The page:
Review: Watchmen 1×1 (US: HBO; UK: Sky Atlantic)

In the US: Sundays, 9pm, HBO
In the UK: Mondays, 9pm, Sky Atlantic

Back when The Umbrella Academy came out, I wrote this about Watchmen:

Alan Moore’s Watchmen is probably the best, most influential superhero comic of all time. An examination of the underlying assumptions and psychology of people who would put on masks to fight crime, it almost single-handedly (bar Denny O’Neil) made superheroes ‘real’ – or about as realistic as they ever could be, of course.

But it’s a very dense text and while you can remove certain elements of it relatively easily – bye, bye pirates! – try to unpick it too much and you lose Watchmen‘s intrinsic field: what makes Watchmen what it is. Small wonder then that Hollywood spent forever trying to adapt it before essentially making a frame by frame adaptation of the comic, just with a slightly different McGuffin.

That density of writing means that despite its influence being felt throughout comics and TV, there have been very few straight-on ‘homages’ (aka rip-offs). Nobody has done ‘Watchmen in space’, ‘Watchmen on Middle Earth’ or anything else.

One of the other reasons it’s so rarely adapted is it’s a “sacred text”. So perfect is it considered, no element of it can be removed or changed without true believers getting the hump. Even Zach Snyder’s movie version, which was virtually a frame for frame adaptation of the graphic novel, ended up getting into hot water for changing the ending.

To be fair, it was both a better ending than the graphic novel’s and a necessary adaptation, given the first season finale of Heroes had already used it. But it tampered with the good book, so it was excommunicated.

Dr Manhattan on Mars

Faithfully unfaithful to Watchmen

This leads to a problem.

You could do utterly faithful adaptations and get into trouble with the only people who care, but why bother – everyone might as well just read the book.

You could do something that’s an adaptation but doesn’t look like it at first, but why bother – everyone might as well read the book.

You could do really bad prequels that add nothing, but why bother – everyone might as well read the book.

You could do really bad sequels that add nothing, but why bother – everyone might as well read the book.

But HBO’s Watchmen seems to have hit on a solution.

Do something that is utterly different with almost nothing in common, yet something that is still clearly a sequel.

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Review: Treadstone 1×1 (US: USA; UK: Amazon)

In the US: Tuesdays, 10/9c, USA
In the UK: Friday, January 10, Amazon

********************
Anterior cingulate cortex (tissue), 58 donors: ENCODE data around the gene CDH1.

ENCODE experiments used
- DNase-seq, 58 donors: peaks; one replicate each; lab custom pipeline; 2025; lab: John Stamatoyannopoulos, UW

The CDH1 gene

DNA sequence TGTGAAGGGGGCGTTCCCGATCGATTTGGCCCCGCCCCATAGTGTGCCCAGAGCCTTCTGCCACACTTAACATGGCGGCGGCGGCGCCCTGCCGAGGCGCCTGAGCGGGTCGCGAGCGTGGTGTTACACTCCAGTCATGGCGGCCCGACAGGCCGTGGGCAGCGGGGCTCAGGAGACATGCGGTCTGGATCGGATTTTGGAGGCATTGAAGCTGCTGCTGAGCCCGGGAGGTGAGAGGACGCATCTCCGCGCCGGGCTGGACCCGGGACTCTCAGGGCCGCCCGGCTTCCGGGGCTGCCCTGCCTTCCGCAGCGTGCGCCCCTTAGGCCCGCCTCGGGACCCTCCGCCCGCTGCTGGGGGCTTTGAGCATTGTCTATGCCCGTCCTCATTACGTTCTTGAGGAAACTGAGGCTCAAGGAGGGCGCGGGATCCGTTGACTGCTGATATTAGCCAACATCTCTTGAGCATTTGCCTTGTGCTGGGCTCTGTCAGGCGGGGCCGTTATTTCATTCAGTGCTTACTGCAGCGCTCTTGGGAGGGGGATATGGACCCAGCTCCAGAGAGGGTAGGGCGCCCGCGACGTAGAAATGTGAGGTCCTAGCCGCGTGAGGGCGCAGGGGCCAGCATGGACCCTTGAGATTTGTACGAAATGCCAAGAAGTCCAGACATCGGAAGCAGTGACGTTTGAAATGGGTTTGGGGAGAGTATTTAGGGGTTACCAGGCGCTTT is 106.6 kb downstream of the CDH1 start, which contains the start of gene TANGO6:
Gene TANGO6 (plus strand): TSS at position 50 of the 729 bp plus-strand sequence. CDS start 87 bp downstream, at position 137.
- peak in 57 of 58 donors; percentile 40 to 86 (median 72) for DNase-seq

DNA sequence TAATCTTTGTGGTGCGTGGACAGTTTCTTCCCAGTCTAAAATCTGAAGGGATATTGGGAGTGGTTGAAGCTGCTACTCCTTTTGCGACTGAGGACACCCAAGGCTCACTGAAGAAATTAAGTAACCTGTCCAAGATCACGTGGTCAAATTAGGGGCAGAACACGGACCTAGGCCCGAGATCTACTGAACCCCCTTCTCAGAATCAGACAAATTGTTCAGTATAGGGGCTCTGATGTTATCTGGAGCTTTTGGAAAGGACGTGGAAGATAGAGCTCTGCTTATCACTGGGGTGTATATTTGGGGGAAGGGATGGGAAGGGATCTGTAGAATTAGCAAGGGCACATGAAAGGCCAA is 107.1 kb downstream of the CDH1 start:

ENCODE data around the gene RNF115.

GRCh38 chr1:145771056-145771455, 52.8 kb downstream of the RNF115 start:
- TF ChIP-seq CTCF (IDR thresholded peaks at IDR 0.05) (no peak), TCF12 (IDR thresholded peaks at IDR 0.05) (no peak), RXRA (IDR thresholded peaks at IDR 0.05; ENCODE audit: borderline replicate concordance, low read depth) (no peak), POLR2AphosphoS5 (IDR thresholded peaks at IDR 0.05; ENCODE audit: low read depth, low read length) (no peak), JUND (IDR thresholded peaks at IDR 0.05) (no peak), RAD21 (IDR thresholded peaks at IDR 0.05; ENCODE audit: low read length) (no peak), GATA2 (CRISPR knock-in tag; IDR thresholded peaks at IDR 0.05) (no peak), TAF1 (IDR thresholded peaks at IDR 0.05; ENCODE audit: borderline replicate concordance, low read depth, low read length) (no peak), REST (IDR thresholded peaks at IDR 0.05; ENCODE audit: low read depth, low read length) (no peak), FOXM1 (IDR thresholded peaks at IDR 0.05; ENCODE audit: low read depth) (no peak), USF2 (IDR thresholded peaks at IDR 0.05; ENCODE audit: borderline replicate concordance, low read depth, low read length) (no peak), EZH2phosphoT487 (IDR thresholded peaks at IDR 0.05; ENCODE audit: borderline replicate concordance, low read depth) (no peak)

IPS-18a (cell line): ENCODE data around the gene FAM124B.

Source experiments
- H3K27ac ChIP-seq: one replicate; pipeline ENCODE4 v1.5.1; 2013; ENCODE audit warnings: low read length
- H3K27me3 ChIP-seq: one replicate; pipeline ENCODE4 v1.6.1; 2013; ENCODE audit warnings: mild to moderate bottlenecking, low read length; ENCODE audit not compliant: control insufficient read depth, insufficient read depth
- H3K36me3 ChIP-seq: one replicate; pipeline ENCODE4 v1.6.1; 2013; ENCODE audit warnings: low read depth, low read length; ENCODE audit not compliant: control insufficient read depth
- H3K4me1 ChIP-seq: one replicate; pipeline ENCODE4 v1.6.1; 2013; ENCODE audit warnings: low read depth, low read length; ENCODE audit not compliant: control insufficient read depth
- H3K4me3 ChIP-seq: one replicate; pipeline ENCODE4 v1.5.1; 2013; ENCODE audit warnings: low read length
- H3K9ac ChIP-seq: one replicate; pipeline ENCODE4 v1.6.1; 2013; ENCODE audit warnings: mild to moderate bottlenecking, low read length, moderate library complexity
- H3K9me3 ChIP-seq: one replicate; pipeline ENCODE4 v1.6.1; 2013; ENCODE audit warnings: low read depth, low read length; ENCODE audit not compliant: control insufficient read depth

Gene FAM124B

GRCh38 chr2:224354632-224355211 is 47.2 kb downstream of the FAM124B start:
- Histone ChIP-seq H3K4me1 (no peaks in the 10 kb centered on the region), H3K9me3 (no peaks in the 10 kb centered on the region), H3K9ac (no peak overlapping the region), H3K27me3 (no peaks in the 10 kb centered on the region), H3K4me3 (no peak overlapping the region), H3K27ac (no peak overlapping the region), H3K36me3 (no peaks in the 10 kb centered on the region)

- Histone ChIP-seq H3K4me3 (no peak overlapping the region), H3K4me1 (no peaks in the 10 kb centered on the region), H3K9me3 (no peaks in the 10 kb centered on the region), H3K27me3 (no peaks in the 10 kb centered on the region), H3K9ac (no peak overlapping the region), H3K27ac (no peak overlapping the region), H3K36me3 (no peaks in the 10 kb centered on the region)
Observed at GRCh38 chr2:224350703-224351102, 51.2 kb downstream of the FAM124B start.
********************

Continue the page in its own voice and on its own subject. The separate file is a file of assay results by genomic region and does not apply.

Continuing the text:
Jason Bourne franchise spin-off Treadstone states in its opening titles: “Based on an organization from the Bourne series of novels by Robert Ludlum”. It’s tediously exact and speaks to an exciting level of copyright protection that even the nature of fictitious organisations is jealously guarded for their IP potential.

Nevertheless, despite this pedantry, it’s still only partially true.

The Bourne novels are a curious thing of the 80s. If you’ve only seen the Bourne movies, you’d probably be surprised by how different they are, thanks to the modernising skills of The Bourne Identity‘s director Doug Liman, who set the template with writer Tony Gilroy for the tone of the later movies.

Without wishing to spoil them too much for those who haven’t read them, they’re not the youthful, “American student with a Euro railcard”, agonised liberal take on the grey shades of US spying and colonial intervention in other countries’ affairs. Instead, they feature a considerably older Jason Bourne dealing with Carlos the Jackal on behalf of a US government anti-terrorist organisation called Treadstone. This Bourne is no super-soldier and the initial idea that he is a superhuman assassin turns out to be government propaganda.

Even by the second book, he’s only able to hold his own against younger men through virtue of his training, as his reflexes are slowing and he’s not as strong as he used to be. Plus he’s got a family and a lecturing career to worry about.

The TV adaptation of The Bourne Identity starring Richard Chamberlain as Jason Bourne was thus a far more authentic depiction of the book Bourne than the later movie version.

Bourne again

It’s considerably more accurate than Treadstone‘s titles suggest to say that its Treadstone is based on the movies’ version of the organisation – a top-secret US government programme designed to create stealthy young assassins from ordinary people through the use of certain dodgy brainwashing techniques and the like.

But just to crank things up from comparative to superlative, it would be most accurate to say that this is Tim Kring’s version of the movies’ version of Robert Ludlum’s Treadstone. Yes, the man behind Heroes has got his hands on Jason Bourne.

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Nancy Drew

Review: Nancy Drew 1×1 (US: The CW)

In the US: Wednesdays, 9pm, The CW
In the UK: Not yet acquired

When it comes to books, today’s kids never had it so good. The range of fiction for children and young adults has never been so vast. Back when I was a kid, the choices were much more narrow, meaning my generation ended up reading more or less the exact same books as each other, and to some extent, previous generations.